how to process each directory

Discussion in 'Perl Misc' started by monk, Feb 27, 2008.

  1. monk

    monk Guest

    Hi all, I was wondering if you guys can help me figure this out.

    This is what I'm trying to do:

    read in a file containing paths to directories /home/foo/logs,
    etc...all fine here.
    I'd like to get into those directories and process the files inside.
    Problem in this part.

    This is what I have:

    ##slurp file into @directories_to_clean blah blah blah...

    foreach (@directories_to_clean){
    chomp;
    print "$_\n"; #testing if I got the right directories and I do
    ex: /home/foo/logs


    #Here is the problem. It stops below claiming there's no file or
    directory.
    #same thing if I try to set a variable instead of default $_

    # Isn't $_ equivalent to /home/foo/logs above ???

    opendir (ARCHIVE, $_) or die "what the?...$!";
     
    monk, Feb 27, 2008
    #1
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  2. On Feb 27, 3:37 pm, monk <> wrote:
    > Hi all,  I was wondering if you guys can help me figure this out.
    >
    > This is what I'm trying to do:
    >
    > read in a file containing paths to directories  /home/foo/logs,
    > etc...all fine here.
    > I'd like to get into those directories and process the files inside.
    > Problem in this part.
    >
    > This is what I have:
    >
    > ##slurp file into @directories_to_clean blah blah blah...
    >
    > foreach (@directories_to_clean){
    >     chomp;
    >     print "$_\n";    #testing if I got the right directories and Ido
    > ex: /home/foo/logs
    >
    >      #Here is the problem.  It stops below claiming there's no file or
    > directory.
    >      #same thing if I try to set a variable instead of default $_
    >
    >       #   Isn't    $_   equivalent to /home/foo/logs above    ???
    >
    >     opendir (ARCHIVE, $_) or die "what the?...$!";


    Can you post a workable piece of code, along with the actual message
    returned by Perl, along with perhaps a copy/paste of you "ls'ing" to
    one of those dirs successfully?
     
    nolo contendere, Feb 27, 2008
    #2
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  3. monk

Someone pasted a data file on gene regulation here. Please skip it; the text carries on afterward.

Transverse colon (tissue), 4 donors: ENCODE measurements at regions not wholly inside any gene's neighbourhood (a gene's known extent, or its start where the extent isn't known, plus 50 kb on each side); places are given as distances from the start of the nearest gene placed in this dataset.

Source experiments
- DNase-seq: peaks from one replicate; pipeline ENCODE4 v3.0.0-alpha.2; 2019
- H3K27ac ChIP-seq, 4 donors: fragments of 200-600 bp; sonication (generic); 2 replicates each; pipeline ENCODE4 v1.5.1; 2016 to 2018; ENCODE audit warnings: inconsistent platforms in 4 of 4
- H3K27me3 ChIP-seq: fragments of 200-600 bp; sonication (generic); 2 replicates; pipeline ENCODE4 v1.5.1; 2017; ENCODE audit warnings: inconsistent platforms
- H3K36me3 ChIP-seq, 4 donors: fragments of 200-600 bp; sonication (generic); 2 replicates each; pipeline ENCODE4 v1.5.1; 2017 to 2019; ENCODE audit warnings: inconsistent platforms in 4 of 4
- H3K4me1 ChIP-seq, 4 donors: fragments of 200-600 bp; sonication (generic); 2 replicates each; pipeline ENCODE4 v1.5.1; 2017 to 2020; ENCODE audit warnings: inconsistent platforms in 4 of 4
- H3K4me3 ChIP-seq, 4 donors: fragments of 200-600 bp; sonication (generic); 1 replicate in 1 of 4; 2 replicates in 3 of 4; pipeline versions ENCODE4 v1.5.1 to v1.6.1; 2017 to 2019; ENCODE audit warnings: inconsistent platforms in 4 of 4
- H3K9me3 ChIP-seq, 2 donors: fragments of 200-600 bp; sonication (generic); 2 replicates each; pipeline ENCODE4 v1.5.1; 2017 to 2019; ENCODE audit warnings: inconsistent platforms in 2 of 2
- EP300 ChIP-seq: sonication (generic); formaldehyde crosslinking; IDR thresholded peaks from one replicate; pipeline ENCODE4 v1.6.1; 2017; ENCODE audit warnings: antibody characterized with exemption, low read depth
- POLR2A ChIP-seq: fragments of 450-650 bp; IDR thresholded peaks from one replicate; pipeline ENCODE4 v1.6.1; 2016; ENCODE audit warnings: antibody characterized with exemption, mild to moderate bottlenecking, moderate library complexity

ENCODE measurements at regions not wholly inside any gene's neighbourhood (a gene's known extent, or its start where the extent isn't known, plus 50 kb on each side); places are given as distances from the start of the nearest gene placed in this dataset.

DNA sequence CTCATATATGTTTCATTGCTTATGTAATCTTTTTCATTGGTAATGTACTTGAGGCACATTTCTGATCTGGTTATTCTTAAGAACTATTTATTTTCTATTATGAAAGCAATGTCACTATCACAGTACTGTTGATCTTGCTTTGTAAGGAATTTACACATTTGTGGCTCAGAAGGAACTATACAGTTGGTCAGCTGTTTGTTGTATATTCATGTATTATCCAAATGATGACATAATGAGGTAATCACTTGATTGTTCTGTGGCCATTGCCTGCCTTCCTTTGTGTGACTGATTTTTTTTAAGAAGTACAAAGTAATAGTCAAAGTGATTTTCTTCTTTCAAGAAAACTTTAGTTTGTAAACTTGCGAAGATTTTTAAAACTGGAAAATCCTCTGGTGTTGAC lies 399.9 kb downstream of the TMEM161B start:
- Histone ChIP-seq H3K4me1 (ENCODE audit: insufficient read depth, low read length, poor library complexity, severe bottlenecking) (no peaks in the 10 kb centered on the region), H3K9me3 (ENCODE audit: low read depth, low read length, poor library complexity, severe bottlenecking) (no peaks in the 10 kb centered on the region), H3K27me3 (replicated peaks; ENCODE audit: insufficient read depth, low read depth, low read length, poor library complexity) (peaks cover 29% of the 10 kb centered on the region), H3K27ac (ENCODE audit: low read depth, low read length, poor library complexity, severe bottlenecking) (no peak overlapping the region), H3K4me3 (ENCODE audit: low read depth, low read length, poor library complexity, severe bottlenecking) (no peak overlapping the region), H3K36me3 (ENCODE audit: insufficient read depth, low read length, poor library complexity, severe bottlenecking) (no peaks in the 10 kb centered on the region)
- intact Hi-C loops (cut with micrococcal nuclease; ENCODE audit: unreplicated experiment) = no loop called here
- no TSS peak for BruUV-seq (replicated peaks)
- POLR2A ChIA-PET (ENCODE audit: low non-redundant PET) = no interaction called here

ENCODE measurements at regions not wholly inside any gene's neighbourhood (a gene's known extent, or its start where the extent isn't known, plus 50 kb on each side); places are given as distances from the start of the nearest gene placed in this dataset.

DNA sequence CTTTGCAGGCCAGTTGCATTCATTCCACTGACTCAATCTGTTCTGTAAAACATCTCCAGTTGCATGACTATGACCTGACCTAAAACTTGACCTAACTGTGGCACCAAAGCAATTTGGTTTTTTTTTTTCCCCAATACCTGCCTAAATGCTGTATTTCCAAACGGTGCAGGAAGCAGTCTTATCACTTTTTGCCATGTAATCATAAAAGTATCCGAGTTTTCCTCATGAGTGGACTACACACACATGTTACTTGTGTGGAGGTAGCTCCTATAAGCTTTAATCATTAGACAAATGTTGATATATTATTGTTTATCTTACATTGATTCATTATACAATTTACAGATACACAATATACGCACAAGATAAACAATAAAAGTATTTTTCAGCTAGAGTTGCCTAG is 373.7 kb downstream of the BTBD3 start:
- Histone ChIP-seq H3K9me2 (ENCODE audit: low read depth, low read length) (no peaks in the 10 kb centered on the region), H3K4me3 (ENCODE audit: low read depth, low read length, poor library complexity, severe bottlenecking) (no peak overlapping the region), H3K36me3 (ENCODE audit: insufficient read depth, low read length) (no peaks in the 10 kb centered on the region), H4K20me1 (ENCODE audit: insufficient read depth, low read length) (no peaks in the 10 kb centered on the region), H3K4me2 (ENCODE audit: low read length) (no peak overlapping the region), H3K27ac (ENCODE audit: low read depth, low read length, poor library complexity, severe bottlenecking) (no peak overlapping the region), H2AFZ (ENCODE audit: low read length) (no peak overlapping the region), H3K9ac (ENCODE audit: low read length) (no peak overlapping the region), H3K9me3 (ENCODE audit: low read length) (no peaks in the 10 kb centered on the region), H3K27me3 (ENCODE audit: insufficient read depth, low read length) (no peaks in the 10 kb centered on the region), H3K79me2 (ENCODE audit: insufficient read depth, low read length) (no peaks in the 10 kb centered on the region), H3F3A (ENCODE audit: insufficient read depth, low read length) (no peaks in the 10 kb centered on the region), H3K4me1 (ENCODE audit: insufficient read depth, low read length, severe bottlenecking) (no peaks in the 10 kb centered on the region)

monk Guest

    > Can you post a workable piece of code, along with the actual message
    > returned by Perl, along with perhaps a copy/paste of you "ls'ing" to
    > one of those dirs successfully?


    Here you go:

    # read config file in
    # add inside test.conf directories such as /home/foo/logs or whatever.
    save the file.
    open($log_file_handler,"<", "test.conf") or die "Can't open config file
    \n";


    DISTRIBUTION_CENTER:
    while (<$log_file_handler>) {
    chomp;
    s/#.*//; # Remove comments
    s/^ *//; #Remove leading spaces
    s/ *$//; #Remove trailing spaces
    next DISTRIBUTION_CENTER if /^(\s)*$/; # skip blank lines

    push @directories_to_clean, $_; #add entries to an array

    }


    #it's supposed to go inside each directory
    foreach (@directories_to_clean){
    chomp;
    print "$_\n"; #testing if I got the right directories and I do
    ex: /home/foo/logs
    opendir (ARCHIVE, $_) or die "what the?...$!";
    chdir $_; #it doesn't get this far

    }

    ERROR: what the hell?...No such file or directory.
     
    monk, Feb 27, 2008
    #3
  4. On Feb 27, 3:48 pm, monk <> wrote:
    > > Can you post a workable piece of code, along with the actual message
    > > returned by Perl, along with perhaps a copy/paste of you "ls'ing" to
    > > one of those dirs successfully?

    >
    > Here you go:
    >
    > # read config file in
    > # add inside test.conf directories such as /home/foo/logs or whatever.
    > save the file.
    > open($log_file_handler,"<", "test.conf") or die "Can't open config file
    > \n";
    >